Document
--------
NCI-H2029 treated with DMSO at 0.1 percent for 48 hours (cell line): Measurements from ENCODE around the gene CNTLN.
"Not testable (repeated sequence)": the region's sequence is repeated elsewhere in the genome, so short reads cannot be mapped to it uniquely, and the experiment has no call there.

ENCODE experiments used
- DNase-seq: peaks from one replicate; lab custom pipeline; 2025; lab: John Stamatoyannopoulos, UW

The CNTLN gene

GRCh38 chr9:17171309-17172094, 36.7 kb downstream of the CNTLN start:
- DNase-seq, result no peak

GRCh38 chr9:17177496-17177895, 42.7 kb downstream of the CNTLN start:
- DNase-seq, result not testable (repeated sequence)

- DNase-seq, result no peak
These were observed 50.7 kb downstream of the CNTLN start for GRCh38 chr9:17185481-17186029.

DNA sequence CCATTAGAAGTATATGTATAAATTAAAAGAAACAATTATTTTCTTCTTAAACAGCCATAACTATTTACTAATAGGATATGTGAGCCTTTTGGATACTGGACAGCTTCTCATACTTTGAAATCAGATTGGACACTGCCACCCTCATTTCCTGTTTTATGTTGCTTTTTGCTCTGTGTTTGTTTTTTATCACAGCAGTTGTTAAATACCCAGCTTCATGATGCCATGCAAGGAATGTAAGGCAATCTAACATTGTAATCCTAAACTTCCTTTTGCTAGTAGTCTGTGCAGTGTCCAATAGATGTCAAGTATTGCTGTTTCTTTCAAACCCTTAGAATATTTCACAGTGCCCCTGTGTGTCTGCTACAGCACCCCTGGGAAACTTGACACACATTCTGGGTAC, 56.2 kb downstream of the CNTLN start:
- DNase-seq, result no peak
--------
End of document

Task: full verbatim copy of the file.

NCI-H2029 treated with DMSO at 0.1 percent for 48 hours (cell line): Measurements from ENCODE around the gene CNTLN.
"Not testable (repeated sequence)": the region's sequence is repeated elsewhere in the genome, so short reads cannot be mapped to it uniquely, and the experiment has no call there.

ENCODE experiments used
- DNase-seq: peaks from one replicate; lab custom pipeline; 2025; lab: John Stamatoyannopoulos, UW

The CNTLN gene

GRCh38 chr9:17171309-17172094, 36.7 kb downstream of the CNTLN start:
- DNase-seq, result no peak

GRCh38 chr9:17177496-17177895, 42.7 kb downstream of the CNTLN start:
- DNase-seq, result not testable (repeated sequence)

- DNase-seq, result no peak
These were observed 50.7 kb downstream of the CNTLN start for GRCh38 chr9:17185481-17186029.

DNA sequence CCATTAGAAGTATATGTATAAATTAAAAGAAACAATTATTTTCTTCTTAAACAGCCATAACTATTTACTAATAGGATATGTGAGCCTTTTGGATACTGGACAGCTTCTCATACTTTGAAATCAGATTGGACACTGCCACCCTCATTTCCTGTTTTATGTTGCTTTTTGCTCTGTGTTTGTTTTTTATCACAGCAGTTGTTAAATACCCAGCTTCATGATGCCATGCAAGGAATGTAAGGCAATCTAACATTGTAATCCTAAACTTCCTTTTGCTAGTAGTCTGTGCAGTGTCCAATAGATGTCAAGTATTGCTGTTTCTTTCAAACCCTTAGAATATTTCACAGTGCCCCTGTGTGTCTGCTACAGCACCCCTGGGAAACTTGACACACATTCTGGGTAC, 56.2 kb downstream of the CNTLN start:
- DNase-seq, result no peak